My friend just left his job as a human cannonball at the circus. They aren’t replacing him.
- They can’t find someone of the same calibre.
How do hipsters talk about shoes?
Did you hear that Sting was kidnapped?
- The Police have no lead
Why can’t pirates finish the alphabet?
- They get lost C.
Don’t run with bagpipes.
- You could put an aye out.
- Or worse yet, get kilt.
Here’s a thought.
- Getting paid to sleep would be a dream job.
Why did the dog financial advisor suggest to invest in tennis balls?
- They have a high rate of return
Middle School Science Minute
I was recently reading the November/December 2020 issue of “The Science Teacher” a publication of the National Science Teaching Association. In this issue, I read the “Career of the Month“ column written by Luba Vangelova. Her article was entitled “Meteorologist.”
Meteorology is a branch of atmospheric science. It emphasizes the study of atmospheric chemistry and physics, with the aim of forecasting weather. Maureen McCann is the featured meteorologist in this podcast. She is a meteorologist at Spectrum News 13, a television station in Orlando, Florida
Reports from the Front Lines
- What does success mean?
- How much testing are we doing?
- Technical Troubles
- Where are they?
Along – SEL Software for the COVID Era
Along is a free tool provided by Gradient Learning, a non-profit committed to helping all students feel encouraged and inspired. Founded and run by educators, Gradient Learning partners with schools and teachers across the country to ensure each student is prepared for life beyond the classroom. With the support of Chan Zuckerberg Initiative, Gradient Learning works with teachers, learners, and partners to offer free services and tools—such as the Summit Learning program and Along. As a side note, I’d like to propose their slogan be “Go Along to Get Along” as a marketing campaign. Maybe not . . .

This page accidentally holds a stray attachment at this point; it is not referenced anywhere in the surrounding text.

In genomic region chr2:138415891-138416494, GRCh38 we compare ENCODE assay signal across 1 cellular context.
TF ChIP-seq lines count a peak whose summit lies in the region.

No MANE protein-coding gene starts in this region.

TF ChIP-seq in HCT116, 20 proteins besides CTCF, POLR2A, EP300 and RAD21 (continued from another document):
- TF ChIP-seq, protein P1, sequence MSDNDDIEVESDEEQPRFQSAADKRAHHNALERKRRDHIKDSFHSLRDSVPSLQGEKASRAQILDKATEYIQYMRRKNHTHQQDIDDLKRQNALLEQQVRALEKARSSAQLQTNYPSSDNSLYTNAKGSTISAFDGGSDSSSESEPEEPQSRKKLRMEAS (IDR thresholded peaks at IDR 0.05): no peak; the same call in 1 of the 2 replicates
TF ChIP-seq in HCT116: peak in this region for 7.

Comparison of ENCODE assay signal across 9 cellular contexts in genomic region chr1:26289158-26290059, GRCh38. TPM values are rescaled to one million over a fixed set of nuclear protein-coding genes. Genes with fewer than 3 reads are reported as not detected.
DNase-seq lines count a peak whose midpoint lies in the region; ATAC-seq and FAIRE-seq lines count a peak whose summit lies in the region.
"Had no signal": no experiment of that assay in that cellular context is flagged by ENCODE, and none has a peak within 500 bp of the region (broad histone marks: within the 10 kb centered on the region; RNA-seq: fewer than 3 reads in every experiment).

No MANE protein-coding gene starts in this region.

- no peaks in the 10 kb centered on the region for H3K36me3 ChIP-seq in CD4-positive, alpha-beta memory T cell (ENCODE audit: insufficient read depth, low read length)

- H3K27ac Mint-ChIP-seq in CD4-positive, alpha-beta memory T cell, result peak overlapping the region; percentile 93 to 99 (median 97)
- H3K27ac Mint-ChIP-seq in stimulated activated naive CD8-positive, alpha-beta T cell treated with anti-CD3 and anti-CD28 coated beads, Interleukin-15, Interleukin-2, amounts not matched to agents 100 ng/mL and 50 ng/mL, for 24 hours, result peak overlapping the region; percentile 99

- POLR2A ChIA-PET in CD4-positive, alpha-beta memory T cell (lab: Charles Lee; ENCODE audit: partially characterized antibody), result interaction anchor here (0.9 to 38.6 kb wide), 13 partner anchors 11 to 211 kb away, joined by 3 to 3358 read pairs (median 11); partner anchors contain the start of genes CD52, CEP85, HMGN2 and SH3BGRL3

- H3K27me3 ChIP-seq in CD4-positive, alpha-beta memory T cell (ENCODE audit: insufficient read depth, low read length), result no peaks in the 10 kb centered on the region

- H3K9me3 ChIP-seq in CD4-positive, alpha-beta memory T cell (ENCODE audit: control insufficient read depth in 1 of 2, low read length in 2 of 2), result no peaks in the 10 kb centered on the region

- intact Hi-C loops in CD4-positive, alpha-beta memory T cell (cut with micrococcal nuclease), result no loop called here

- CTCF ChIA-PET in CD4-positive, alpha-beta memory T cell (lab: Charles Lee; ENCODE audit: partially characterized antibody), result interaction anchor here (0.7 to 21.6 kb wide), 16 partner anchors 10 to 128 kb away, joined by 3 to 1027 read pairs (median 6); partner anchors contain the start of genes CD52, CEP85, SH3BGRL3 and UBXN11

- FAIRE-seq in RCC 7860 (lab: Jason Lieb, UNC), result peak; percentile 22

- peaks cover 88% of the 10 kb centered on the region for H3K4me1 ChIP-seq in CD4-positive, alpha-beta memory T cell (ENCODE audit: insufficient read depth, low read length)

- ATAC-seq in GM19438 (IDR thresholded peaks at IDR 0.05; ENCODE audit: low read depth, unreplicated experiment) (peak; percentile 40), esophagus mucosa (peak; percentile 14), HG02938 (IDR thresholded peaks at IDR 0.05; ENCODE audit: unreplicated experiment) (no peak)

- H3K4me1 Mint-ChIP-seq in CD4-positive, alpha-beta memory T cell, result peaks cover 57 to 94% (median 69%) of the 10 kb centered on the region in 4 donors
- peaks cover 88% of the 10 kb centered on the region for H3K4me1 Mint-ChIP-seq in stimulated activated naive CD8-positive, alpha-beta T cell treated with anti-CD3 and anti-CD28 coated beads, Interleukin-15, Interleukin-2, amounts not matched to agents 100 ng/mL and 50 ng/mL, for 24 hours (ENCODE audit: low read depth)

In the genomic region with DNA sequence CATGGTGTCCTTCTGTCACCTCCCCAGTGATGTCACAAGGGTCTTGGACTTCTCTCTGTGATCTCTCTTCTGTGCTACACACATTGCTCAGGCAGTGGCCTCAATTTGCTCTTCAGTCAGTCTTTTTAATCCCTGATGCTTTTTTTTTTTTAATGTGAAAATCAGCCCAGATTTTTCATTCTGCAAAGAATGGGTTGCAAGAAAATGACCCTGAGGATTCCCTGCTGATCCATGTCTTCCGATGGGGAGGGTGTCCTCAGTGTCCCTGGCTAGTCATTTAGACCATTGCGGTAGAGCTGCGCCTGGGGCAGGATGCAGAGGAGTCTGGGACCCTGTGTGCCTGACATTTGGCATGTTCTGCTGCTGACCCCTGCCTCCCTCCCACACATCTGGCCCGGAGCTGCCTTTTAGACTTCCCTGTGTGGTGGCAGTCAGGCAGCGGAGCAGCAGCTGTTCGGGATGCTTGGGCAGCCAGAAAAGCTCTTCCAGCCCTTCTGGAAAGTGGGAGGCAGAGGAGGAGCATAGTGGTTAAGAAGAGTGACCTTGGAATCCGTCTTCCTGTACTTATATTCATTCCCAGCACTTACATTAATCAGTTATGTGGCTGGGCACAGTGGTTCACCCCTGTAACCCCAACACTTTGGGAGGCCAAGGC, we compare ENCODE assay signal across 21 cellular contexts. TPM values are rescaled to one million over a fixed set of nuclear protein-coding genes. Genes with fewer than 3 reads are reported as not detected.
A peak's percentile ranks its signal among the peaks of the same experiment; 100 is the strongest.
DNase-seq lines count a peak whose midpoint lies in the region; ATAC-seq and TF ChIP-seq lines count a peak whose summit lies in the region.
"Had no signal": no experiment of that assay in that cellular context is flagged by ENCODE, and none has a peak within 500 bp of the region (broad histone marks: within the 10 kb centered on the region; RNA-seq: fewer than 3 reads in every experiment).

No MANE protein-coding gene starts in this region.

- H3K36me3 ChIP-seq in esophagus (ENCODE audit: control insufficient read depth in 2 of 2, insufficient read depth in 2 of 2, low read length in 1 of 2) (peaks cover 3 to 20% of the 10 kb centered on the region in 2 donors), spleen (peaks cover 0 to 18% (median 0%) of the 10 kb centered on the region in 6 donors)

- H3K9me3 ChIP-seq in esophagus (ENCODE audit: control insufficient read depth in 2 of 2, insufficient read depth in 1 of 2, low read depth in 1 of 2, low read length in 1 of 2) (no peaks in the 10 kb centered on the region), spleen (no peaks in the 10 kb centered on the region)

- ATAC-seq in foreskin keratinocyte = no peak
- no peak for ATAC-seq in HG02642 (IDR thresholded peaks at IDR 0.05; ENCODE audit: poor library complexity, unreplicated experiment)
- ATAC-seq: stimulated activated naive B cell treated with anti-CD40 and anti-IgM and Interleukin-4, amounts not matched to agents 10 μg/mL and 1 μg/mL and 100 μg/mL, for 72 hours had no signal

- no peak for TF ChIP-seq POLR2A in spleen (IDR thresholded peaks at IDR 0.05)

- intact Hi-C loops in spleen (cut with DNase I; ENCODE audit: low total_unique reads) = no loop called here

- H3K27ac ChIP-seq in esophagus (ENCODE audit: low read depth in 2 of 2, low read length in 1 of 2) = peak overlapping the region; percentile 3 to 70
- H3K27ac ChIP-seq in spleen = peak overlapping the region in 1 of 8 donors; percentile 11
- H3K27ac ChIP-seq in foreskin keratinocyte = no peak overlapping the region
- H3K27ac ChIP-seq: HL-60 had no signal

I keep looking at the reports of teachers teaching while hospitalized for COVID or other things and how insane that is. We are replaceable, we may feel as if no one else will ever teach our students the way we do and while perhaps true, we will be replaced when we die or leave
Putting “Authentic” in front of any educational word makes it sound novel, unique, and forward thinking…even if it is the same thing you’ve always done: Authentic Assessment Authentic Conversations Authentic Curriculum Authentic Lunch It also means extra hours of PD.
We are thrilled to announce that Michelle Miller has been elected as President of MMSA! @nupseagles She has served as a middle-level educator in various roles including 7th grade LA teacher, Athletic Coach, Gifted & Talented COORD, Instr. Coach and Administrator.
I keep seeing the phrase “best practices for remote teaching” Do we really know what best practices are right now? We have been in the pandemic for less than a year and I am not comfortable saying I know “best practices for remote teaching.” #miched #mschat #6thchat #ncte #nwp